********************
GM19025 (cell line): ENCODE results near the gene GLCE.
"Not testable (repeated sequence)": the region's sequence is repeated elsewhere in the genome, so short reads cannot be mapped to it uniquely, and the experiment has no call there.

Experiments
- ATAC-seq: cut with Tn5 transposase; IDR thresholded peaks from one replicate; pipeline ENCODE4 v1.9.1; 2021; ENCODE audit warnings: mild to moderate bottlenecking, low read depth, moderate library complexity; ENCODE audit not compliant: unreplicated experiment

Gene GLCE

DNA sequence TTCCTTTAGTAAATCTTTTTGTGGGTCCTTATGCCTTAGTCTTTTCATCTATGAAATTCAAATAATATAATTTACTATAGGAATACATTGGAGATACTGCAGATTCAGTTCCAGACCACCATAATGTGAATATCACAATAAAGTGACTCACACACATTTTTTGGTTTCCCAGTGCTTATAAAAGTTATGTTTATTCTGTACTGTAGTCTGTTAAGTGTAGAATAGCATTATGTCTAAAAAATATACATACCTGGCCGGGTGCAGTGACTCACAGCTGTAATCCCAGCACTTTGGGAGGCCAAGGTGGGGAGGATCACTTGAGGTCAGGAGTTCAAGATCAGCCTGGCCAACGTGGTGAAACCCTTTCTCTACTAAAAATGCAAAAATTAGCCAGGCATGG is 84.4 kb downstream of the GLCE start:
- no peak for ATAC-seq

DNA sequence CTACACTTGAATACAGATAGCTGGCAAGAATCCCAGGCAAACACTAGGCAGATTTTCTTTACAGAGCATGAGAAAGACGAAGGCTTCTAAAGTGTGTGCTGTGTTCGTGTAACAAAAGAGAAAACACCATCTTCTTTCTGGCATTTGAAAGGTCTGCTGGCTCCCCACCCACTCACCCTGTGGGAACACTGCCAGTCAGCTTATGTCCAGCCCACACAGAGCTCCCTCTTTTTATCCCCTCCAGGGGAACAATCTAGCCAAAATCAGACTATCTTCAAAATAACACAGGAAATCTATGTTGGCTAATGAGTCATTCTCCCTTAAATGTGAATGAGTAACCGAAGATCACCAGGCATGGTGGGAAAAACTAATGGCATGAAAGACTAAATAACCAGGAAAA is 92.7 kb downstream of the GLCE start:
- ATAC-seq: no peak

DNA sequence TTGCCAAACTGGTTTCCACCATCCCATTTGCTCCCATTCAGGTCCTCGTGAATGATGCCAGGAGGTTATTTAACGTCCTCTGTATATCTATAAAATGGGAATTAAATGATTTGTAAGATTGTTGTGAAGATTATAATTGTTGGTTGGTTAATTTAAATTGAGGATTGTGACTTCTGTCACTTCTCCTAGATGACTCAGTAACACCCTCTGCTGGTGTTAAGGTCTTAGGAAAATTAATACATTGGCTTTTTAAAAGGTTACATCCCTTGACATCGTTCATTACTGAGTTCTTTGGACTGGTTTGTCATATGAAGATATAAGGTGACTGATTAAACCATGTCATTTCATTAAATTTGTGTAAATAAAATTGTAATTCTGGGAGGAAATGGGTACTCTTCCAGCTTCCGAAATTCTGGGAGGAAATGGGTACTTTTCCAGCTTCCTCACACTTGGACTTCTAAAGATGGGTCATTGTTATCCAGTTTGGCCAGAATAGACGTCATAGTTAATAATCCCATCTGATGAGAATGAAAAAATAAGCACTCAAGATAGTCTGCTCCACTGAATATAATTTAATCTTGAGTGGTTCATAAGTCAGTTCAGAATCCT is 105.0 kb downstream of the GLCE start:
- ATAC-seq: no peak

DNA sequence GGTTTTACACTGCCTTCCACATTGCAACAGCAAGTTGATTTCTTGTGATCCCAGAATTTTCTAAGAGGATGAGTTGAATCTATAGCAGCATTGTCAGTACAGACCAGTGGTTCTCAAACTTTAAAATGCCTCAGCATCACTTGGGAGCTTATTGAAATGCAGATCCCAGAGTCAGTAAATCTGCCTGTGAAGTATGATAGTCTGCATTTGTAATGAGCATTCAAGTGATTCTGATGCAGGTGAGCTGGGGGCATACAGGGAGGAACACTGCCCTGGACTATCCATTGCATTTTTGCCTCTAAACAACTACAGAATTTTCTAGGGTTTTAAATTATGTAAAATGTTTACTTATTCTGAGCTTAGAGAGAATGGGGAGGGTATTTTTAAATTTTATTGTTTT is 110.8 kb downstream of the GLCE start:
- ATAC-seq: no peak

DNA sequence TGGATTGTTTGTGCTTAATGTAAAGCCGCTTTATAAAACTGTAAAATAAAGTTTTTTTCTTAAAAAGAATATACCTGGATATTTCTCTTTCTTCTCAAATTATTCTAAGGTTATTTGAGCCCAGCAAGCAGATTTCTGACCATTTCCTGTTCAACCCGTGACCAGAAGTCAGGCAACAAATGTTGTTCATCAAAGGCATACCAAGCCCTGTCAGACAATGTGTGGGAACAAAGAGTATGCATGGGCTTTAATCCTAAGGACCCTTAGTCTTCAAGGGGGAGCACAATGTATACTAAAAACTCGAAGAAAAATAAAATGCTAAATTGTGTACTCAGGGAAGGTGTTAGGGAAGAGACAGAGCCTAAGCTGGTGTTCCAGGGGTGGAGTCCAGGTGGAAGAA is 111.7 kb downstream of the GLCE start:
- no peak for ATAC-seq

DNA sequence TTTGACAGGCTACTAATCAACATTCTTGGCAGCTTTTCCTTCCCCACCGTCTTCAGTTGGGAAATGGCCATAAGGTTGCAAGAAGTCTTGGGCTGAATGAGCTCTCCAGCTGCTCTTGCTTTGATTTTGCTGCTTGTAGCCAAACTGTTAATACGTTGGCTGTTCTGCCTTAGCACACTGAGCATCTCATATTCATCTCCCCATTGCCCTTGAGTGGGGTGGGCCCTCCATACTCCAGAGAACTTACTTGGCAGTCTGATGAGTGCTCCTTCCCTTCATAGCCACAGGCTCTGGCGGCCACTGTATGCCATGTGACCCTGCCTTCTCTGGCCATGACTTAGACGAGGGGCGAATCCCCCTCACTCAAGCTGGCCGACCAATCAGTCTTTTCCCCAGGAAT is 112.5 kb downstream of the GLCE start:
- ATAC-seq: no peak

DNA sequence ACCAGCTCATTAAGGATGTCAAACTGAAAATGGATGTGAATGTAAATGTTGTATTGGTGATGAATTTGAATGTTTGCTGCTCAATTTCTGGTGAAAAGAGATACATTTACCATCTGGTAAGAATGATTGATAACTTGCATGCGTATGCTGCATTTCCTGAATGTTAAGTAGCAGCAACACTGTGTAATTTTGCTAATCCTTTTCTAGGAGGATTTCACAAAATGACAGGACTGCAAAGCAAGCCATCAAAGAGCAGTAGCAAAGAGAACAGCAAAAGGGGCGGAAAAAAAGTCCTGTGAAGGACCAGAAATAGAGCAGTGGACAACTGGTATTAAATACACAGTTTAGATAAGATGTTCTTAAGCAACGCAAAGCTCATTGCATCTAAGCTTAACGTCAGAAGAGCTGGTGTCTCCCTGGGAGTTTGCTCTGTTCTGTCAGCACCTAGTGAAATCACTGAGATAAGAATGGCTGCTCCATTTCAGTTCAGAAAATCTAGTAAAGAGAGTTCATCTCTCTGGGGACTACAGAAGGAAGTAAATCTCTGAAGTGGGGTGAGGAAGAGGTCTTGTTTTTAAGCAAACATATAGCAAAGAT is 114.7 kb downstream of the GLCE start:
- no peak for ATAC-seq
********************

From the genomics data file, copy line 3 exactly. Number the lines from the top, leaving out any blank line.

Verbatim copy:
Experiments